North America

In the dry climate of the Western United States, water is a limited resource not only for the wildlife but also for the human inhabitants. Although wetland areas comprise a very small portion of total land area (i.e., less than 2%), over 80% of wildlife is dependent on their presence. Rainfall in this region varies from less than 15cmyr_1 in the desert regions to greater than 140 cm in the mountains. In the mountainous regions, rainfall and snowmelt are greater than losses and, therefore, wetlands rarely dry out. However, evapotranspiration in the basin areas is 3-4 times greater than precipitation and, consequently, soil salinization is a stress to which vegetation must adapt. In the driest regions soil salinization prevents vegetative establishment. Ephemeral drains are prevalent in the intermountain west with snow melt and high rain contributing to their flow.

At higher elevations in the United States, where soils are semipermanently inundated or saturated, associations of Populus, Salix, and Acr are found. Floodplain areas flooded or saturated 1-2 months during the growing season are comprised of a wide array of hardwood trees. Common species in the United States include Fraxinus spp., Tilia spp., Ulmus spp., Liquidambar spp., Celtis spp., Acer spp., Plantanus spp., and some Quercus spp. At the highest elevations, flooding occurs for less than a week to about a month during the growing season. Typical tree species include a variety of Quercus spp. and Carya spp., with some Pinus spp.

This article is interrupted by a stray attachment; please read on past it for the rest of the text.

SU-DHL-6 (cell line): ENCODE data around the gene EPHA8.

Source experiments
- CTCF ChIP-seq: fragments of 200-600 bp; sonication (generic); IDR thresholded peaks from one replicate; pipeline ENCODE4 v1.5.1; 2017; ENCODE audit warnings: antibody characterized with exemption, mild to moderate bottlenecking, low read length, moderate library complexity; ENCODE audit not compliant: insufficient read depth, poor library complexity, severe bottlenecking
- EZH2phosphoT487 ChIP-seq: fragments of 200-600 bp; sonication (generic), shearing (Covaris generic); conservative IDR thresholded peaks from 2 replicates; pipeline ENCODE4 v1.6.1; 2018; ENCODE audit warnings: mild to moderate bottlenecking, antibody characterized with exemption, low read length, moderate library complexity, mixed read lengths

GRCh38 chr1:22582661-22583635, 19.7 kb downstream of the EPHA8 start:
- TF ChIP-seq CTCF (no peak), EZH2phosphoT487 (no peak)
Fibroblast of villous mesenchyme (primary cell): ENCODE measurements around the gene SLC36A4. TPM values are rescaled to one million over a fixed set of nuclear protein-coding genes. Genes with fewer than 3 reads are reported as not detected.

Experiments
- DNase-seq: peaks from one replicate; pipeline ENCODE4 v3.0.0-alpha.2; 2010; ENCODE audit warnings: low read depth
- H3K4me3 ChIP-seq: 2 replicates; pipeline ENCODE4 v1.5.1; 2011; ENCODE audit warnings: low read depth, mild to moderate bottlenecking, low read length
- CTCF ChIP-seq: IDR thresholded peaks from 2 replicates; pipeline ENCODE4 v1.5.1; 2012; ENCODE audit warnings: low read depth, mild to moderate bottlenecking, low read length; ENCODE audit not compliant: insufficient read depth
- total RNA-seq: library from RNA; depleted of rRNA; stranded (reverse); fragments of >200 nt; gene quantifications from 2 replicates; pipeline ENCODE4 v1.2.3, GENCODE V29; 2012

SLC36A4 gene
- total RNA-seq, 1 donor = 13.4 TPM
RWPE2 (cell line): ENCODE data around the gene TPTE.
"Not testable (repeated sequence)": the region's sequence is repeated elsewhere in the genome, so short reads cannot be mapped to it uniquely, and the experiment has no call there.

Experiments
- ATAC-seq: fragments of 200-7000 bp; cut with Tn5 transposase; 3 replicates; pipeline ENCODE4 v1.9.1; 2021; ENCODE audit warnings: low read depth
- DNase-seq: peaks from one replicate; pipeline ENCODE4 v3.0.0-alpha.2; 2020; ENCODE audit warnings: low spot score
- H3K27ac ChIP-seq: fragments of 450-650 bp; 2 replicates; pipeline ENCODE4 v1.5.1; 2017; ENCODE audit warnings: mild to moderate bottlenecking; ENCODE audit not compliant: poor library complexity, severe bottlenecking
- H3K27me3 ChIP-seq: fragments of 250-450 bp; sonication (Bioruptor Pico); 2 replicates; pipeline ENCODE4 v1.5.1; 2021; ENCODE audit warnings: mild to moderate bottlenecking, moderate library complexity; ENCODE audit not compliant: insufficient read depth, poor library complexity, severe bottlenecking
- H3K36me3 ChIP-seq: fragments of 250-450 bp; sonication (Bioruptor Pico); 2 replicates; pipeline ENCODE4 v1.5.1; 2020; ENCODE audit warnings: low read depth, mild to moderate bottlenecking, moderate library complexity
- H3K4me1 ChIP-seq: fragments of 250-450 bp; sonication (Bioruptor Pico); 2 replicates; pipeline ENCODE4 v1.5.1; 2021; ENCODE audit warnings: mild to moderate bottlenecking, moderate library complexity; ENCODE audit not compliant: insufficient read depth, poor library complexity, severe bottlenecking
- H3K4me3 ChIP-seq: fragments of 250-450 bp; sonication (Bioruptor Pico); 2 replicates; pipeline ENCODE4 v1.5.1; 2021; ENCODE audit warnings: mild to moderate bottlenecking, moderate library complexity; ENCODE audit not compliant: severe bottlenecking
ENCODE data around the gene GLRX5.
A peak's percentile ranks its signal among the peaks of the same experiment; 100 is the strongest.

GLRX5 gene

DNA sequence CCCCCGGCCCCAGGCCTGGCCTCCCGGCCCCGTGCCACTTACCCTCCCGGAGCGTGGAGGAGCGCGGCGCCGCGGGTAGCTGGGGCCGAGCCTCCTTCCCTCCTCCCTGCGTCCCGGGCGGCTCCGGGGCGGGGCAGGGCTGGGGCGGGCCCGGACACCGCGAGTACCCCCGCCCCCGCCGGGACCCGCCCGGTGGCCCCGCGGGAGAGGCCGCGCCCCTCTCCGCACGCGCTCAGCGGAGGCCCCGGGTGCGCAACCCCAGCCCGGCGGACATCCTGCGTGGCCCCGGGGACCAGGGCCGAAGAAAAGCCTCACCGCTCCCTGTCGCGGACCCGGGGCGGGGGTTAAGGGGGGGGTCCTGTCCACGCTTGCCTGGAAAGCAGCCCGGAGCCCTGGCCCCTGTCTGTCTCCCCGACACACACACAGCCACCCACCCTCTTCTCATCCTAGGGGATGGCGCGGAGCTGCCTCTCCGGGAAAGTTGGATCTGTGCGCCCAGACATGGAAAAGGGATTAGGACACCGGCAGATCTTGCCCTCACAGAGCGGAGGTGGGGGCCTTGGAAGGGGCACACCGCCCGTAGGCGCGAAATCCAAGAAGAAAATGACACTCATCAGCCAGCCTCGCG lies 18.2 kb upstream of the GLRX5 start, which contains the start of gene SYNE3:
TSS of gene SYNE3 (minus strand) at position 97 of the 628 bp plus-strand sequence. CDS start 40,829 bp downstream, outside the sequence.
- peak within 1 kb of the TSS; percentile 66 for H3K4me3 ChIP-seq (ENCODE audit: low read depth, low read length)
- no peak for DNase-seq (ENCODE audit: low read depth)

Floodplains of the southeastern United States occur within three physiographic regions: (1) coastal plains, (2) piedmont, or (3) Appalachian Mountains. Rainfall is sufficiently prevalent during all seasons except for brief periods of drought. Successional patterns of southern forested floodplains are often dictated by hurricanes, tornados, catastrophic ice storms, and extended drought. Soils are typically acidic, with the exception of near neutral pH soils across much of the Southern Mississippi Alluvial Floodplain and the Selma Chalk geologic region of Alabama and Mississippi. In many floodplains, as one moves in a direction perpendicular to the river, soil textures range from coarse sands near stream channels, fine sands in natural levees, to loams and clays in backwater areas. This separation pattern is a result of particle size and sheet flow velocity.

The lowest elevation, nearly always flooded sites on floodplains in the southeastern United States are occupied by Taxodium-Nyssa swamps. In other parts of the world, it appears there are no similar tree species that can survive permanent or long periods of inundation. As long as the floodplain channel remains stable and flooding frequency remains constant, these species should dominate the stands indefinitely.

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